Drones possess the capability to fly for over five miles and some can transport between 15 to 20 pounds of weight. Additionally, unlike what happens in other countries, we cannot block cell phone signals, as it is prohibited by our federal government. This contraband allows inmates to continue their criminal activities from behind bars using illegal cell phones.

One of our priorities is providing programs to help inmates safely reentering society. In fact, reducing recidivism has been my main focus since I took over the Department. Our success in having the lowest return-to-prison rate in the country is due to the programs we offer, and we take great pride in that achievement. Ten years ago, before I began my tenure, the recidivism rate was at 32%.

Through our efforts, we have managed to reduce it to under 20% and we are continually striving to do even better.

This is important because 85% of people in prison are released in under five years. We need to ensure that they have the necessary skills to succeed in the workforce and avoid recidivism.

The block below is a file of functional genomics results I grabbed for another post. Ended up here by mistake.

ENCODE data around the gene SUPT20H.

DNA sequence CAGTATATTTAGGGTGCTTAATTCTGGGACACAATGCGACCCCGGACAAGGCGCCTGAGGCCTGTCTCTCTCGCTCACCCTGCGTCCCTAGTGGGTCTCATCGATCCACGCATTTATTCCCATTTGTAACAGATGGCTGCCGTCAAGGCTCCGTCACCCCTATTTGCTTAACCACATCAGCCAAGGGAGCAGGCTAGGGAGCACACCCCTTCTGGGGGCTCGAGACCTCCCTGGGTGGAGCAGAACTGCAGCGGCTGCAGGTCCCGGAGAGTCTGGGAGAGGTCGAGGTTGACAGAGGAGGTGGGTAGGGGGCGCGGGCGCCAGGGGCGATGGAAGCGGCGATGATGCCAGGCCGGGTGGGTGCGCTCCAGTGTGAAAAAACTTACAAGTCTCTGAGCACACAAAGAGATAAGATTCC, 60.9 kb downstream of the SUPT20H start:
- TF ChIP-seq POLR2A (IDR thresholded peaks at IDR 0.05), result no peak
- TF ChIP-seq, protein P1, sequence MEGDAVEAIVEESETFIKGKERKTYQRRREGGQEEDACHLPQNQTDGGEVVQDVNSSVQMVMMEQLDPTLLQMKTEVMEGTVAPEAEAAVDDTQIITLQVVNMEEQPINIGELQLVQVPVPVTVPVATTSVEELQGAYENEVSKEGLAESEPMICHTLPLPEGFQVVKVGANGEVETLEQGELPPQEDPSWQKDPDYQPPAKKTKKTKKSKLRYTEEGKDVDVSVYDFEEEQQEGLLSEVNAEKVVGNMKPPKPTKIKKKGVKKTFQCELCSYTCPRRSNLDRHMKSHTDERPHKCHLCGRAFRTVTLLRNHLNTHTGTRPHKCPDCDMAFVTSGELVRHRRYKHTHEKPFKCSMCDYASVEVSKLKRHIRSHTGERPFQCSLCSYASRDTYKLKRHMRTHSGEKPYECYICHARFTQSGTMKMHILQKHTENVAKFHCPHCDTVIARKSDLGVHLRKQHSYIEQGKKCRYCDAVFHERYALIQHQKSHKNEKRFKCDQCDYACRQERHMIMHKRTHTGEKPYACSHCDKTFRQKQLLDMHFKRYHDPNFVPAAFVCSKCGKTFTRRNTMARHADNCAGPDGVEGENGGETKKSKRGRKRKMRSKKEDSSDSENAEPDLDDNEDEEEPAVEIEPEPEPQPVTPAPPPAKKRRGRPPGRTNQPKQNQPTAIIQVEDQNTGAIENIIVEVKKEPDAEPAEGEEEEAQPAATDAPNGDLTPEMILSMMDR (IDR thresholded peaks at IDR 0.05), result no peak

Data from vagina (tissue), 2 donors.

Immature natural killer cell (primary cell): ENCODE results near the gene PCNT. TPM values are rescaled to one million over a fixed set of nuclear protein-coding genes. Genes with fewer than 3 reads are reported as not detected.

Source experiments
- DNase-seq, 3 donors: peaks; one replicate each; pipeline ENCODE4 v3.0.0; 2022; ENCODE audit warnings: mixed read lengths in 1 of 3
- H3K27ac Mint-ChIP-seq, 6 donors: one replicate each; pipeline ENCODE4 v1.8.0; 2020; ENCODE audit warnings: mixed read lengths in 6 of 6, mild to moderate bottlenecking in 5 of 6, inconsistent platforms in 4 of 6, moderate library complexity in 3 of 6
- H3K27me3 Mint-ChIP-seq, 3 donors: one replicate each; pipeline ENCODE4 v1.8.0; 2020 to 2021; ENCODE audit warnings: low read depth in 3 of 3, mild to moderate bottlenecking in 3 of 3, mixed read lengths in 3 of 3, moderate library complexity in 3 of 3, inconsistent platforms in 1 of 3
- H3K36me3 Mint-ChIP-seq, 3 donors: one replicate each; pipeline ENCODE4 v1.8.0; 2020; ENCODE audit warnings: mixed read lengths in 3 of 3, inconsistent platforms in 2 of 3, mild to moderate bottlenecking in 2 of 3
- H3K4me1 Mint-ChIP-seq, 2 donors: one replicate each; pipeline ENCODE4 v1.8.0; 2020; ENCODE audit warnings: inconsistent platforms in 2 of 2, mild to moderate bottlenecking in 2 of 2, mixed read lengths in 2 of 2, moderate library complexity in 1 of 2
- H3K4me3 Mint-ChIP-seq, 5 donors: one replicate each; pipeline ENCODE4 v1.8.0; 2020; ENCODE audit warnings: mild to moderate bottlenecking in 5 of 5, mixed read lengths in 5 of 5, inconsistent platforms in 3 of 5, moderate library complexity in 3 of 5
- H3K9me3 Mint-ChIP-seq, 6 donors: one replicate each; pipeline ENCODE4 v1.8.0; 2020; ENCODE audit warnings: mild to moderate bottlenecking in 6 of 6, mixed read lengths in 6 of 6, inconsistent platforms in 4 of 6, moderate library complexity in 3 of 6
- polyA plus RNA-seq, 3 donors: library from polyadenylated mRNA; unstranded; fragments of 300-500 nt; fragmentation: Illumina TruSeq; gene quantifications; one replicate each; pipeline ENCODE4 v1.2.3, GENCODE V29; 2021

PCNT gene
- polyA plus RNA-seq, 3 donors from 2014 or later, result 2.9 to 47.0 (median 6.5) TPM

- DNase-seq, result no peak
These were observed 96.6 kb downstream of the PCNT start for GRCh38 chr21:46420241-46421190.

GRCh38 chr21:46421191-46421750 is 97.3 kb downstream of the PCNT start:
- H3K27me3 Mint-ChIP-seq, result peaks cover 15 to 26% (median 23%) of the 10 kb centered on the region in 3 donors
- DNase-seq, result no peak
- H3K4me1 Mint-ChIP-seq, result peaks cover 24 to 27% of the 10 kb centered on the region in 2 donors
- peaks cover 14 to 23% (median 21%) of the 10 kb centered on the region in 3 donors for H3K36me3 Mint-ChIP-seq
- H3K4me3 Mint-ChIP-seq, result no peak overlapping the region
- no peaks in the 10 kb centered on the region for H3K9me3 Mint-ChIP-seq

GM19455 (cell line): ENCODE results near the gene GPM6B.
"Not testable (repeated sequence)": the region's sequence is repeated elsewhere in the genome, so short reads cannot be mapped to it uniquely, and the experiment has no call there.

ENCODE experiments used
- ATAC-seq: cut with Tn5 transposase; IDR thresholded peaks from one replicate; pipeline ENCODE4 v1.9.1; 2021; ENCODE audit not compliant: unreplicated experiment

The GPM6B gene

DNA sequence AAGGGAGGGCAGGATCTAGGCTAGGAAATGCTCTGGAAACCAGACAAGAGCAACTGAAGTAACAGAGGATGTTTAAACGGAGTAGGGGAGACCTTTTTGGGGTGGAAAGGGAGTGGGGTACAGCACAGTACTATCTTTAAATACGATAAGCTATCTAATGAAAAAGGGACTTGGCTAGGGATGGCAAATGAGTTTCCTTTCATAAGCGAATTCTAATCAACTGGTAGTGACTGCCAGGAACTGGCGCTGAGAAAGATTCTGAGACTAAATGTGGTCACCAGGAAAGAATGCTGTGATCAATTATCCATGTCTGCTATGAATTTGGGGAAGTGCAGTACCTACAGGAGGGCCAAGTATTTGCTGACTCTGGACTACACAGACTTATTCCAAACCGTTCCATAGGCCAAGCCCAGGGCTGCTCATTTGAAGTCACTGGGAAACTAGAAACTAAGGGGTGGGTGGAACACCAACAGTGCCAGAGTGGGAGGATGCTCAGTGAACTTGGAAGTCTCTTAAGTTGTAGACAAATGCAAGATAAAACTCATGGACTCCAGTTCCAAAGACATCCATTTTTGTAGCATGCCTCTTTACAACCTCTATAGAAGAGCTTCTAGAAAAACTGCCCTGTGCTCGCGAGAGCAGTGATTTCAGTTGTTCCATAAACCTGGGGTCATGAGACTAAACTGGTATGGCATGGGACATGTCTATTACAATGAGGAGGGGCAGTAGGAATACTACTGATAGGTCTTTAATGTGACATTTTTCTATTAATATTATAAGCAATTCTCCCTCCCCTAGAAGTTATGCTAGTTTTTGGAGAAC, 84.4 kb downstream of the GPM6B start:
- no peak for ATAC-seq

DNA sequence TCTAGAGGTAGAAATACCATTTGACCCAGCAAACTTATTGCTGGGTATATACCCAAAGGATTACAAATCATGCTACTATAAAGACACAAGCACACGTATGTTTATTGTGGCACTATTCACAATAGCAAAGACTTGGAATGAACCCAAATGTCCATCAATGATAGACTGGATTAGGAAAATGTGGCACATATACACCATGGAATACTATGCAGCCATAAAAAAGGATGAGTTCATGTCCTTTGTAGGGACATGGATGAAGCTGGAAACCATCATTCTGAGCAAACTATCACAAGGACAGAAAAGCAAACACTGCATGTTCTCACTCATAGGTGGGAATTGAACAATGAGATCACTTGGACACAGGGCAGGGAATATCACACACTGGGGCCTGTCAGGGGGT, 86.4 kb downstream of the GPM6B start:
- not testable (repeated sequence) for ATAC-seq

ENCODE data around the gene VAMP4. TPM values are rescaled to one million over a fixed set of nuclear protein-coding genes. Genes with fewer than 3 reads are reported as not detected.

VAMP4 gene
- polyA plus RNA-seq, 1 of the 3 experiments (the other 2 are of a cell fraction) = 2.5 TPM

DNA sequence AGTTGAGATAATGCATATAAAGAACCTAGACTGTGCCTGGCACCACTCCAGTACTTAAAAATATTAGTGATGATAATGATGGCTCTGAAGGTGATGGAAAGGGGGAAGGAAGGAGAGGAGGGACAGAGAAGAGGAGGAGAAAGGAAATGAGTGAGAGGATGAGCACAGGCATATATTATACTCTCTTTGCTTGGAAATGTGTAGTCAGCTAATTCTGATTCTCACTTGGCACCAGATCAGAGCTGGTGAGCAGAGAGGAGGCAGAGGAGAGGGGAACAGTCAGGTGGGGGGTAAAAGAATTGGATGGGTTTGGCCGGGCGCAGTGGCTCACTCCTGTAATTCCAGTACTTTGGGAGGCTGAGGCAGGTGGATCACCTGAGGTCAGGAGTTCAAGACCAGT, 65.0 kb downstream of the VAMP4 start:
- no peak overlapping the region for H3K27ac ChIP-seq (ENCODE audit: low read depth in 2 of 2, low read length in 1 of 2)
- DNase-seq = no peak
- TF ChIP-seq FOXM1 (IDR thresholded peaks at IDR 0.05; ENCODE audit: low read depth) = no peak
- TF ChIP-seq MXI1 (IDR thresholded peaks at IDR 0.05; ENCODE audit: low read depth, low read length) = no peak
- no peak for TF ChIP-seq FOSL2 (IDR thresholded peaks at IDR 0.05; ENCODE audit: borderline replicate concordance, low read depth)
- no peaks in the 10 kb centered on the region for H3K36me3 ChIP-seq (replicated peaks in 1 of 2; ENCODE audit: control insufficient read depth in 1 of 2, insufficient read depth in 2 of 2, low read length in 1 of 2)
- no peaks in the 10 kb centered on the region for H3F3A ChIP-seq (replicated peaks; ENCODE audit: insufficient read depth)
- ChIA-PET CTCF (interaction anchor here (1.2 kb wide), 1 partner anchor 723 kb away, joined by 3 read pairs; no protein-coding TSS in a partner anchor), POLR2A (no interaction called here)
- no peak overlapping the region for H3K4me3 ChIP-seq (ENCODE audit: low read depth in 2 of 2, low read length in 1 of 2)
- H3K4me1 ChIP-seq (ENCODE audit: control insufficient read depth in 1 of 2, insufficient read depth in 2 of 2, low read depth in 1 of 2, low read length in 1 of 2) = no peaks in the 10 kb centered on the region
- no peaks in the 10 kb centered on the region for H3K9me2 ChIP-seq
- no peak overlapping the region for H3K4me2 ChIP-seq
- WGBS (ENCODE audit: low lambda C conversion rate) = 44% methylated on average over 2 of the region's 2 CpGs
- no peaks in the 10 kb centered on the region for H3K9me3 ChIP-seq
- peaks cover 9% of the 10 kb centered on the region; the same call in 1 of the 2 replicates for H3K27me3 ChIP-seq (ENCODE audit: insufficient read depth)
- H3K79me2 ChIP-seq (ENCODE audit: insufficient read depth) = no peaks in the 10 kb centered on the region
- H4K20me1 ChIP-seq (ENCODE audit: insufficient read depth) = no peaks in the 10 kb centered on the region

Our success in having the lowest return-to-prison rate in the country is due to the programs we offer, and we take great pride in that achievement.

What initiatives or programs implemented by the department helped achieve one of the lowest recidivism rates in the country?

BS: In our prisons, everyone who has been incarcerated goes through a re-entry process, which varies in length. For low-level offenders, the process lasts for six months. For medium to maximum-security offenders, it’s a two-year process.

We collaborate with various agencies and organisations to assist individuals with this process. For instance, we work with Catholic Charities to find suitable housing upon release, with the Department of Employment and Workforce to find jobs, and with the Department of Motor Vehicles1 to guarantee they have appropriate identification.